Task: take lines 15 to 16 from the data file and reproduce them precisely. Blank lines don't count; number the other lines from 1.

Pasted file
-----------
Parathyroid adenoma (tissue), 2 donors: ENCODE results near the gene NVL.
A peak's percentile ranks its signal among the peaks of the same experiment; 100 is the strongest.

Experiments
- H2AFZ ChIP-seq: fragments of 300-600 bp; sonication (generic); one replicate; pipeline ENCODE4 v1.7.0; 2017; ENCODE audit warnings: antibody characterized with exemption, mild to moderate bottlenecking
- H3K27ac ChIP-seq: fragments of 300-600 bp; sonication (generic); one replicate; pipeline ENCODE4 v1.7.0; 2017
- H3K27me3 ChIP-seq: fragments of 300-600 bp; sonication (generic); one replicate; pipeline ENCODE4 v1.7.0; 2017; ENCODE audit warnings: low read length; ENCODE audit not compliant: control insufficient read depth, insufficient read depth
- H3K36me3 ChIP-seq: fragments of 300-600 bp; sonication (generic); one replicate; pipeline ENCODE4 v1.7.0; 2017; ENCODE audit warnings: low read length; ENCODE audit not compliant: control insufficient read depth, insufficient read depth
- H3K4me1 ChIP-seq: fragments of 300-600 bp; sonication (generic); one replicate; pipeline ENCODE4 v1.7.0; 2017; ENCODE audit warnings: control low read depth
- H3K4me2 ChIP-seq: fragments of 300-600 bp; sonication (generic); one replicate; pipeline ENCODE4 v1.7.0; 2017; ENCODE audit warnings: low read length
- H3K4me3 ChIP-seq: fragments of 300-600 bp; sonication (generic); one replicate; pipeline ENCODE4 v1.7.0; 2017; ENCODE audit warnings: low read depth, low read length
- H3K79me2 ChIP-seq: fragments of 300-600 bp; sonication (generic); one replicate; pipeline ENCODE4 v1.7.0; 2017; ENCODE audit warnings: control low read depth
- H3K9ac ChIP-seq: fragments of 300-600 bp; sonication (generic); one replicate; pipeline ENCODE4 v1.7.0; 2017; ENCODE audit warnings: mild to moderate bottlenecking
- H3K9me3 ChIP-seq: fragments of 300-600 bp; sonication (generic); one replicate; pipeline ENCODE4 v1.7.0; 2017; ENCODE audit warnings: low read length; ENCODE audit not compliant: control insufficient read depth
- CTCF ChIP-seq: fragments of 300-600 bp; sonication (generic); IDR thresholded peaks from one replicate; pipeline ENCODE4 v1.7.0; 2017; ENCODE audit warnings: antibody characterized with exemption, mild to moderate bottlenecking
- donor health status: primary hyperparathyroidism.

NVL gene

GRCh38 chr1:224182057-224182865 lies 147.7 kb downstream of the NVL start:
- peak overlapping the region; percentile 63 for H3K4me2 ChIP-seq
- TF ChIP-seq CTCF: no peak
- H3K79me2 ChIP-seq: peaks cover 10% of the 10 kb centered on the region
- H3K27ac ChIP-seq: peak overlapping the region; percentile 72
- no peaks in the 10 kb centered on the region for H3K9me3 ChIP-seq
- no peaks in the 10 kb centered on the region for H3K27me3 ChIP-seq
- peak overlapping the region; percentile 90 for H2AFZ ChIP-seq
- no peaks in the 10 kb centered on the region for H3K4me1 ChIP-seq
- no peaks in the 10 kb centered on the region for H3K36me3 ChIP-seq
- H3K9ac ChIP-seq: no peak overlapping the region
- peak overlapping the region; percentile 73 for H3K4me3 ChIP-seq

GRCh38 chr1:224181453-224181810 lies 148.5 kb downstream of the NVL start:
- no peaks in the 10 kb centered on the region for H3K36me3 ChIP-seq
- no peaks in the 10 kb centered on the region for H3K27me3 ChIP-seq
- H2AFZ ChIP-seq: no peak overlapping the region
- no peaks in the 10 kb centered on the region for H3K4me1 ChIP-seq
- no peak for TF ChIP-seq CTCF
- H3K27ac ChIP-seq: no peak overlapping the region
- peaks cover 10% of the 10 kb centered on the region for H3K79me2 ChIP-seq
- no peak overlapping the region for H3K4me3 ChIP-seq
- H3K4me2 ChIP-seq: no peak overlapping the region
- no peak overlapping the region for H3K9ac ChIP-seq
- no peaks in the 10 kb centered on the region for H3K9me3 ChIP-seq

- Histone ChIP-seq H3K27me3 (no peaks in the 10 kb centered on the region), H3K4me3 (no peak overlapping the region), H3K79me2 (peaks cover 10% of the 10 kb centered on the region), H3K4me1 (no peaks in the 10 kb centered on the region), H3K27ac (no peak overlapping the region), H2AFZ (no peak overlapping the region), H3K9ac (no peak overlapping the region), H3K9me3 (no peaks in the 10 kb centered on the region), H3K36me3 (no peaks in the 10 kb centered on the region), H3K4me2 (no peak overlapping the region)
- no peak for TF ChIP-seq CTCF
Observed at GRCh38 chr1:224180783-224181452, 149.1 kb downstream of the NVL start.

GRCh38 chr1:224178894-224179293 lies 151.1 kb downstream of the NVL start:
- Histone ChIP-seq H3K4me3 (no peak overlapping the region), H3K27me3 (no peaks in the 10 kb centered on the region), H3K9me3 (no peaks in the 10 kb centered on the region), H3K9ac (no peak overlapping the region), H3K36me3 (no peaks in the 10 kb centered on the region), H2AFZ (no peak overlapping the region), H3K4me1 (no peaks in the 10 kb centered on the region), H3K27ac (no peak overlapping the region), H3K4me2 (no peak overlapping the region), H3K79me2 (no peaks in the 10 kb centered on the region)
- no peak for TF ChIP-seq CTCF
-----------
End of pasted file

- donor health status: primary hyperparathyroidism.

NVL gene